# The Fundamental Group of Spaces and Their Covers

Recall from The Induced Mapping from the Fundamental Groups of Two Topological Spaces page that if $X$ and $Y$ are topological spaces and $f : X \to Y$ is a continuous function such that $f(x) = y$ then the induced mapping if the map $f_* : \pi_1(X, x) \to \pi_1(Y, f(x))$ defined for all homotopy classes $[\alpha] \in \pi_1(X, x)$ by:

(1)We proved that $f_*$ is always a group homomorphism.

When $X$ is a topological space and $(\tilde{X}, p)$ is a covering space, and for a fixed $x \in X$ we choose a $\tilde{x} \in p^{-1}(x)$, then we can look at the induced mapping $p_* : \pi_1(\tilde{X}, \tilde{x}) \to \pi_1(X, x)$.

Theorem 1: Let $X$ be a topological space and let $(\tilde{X}, p)$ be a covering space of $X$. Let $x \in X$ and let $\tilde{x} \in p^{-1}(x)$. Then $p_* : \pi_1 (\tilde{X}, \tilde{x}) \to \pi_1(X, x)$ is an injective homomorphism. |

**Proof:**We have already proved that $p_*$ is a homomorphism. We now show that $p_*$ is injective under these conditions.

- Let $[\alpha], [\beta] \in \pi_1(\tilde{X}, \tilde{x})$ (where $\alpha$ and $\beta$ are loops at $\tilde{x}$) and suppose that:

- Then $[p \circ \alpha] = [p \circ \beta]$, so $p \circ \alpha$ and $p \circ \beta$ are loops at $x$ and are homotopic relative to $\{ 0, 1 \}$, that is:

- So there exists unique lifts $\tilde{p \circ \alpha}$ and $\tilde{p \circ \beta}$ starting at $\tilde{x}$ and such that:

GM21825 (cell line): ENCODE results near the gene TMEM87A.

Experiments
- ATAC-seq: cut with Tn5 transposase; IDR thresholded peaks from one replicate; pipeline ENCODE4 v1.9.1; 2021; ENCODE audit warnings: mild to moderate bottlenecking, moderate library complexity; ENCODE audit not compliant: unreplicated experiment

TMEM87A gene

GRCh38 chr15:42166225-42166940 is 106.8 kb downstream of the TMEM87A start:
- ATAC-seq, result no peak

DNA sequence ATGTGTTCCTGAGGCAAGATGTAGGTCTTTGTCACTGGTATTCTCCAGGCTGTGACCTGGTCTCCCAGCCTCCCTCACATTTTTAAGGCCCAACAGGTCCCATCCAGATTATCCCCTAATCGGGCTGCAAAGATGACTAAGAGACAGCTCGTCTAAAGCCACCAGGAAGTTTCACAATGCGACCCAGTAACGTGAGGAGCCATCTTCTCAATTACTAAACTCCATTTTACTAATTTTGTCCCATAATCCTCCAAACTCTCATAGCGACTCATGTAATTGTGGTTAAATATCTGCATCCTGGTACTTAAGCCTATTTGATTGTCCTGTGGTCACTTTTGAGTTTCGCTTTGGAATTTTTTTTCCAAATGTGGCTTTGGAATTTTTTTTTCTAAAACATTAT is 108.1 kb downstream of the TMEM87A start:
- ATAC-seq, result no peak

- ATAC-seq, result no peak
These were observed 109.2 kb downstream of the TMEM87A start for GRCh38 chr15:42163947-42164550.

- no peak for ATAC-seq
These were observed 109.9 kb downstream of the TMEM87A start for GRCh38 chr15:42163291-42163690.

- But by uniqueness, $\alpha$ and $\beta$ must be these lifts. So $\alpha \simeq_{\{0, 1\}} \beta$ and hence $[\alpha] = [\beta]$. Therefore $p_* : \pi_1(\tilde{X}, \tilde{x}) \to \pi_1(X, x)$ is injective. $\blacksquare$

Recall that if $f : G \to H$ is a group homomorphism then $f(G)$ is a subgroup of $H$.

Definition: Let $X$ be a topological space and let $(\tilde{X}, p)$ be a covering space of $X$. Let $x \in X$ and let $\tilde{x} \in p^{-1}(x)$. Then we said that $p_*(\pi_1(\tilde{X}, \tilde{x}))$ corresponds to a subgroup of $\pi_1(X, x)$. |

For example, let $X$ be a topological space and let $(\tilde{X}, p)$ be a cover. If $\tilde{X} = X$ (the trivial cover) then $p_*(\pi_1(\tilde{X}, \tilde{x}))$ corresponds to the whole space $\pi_1(X, x)$.

If $\tilde{X}$ is a universal cover of $X$ (note, a universal cover need not exist, so we will assume for now that $X$ has a universal cover) then $p_*(\pi_1(\tilde{X}, \tilde{x}))$ corresponds to the trivial group.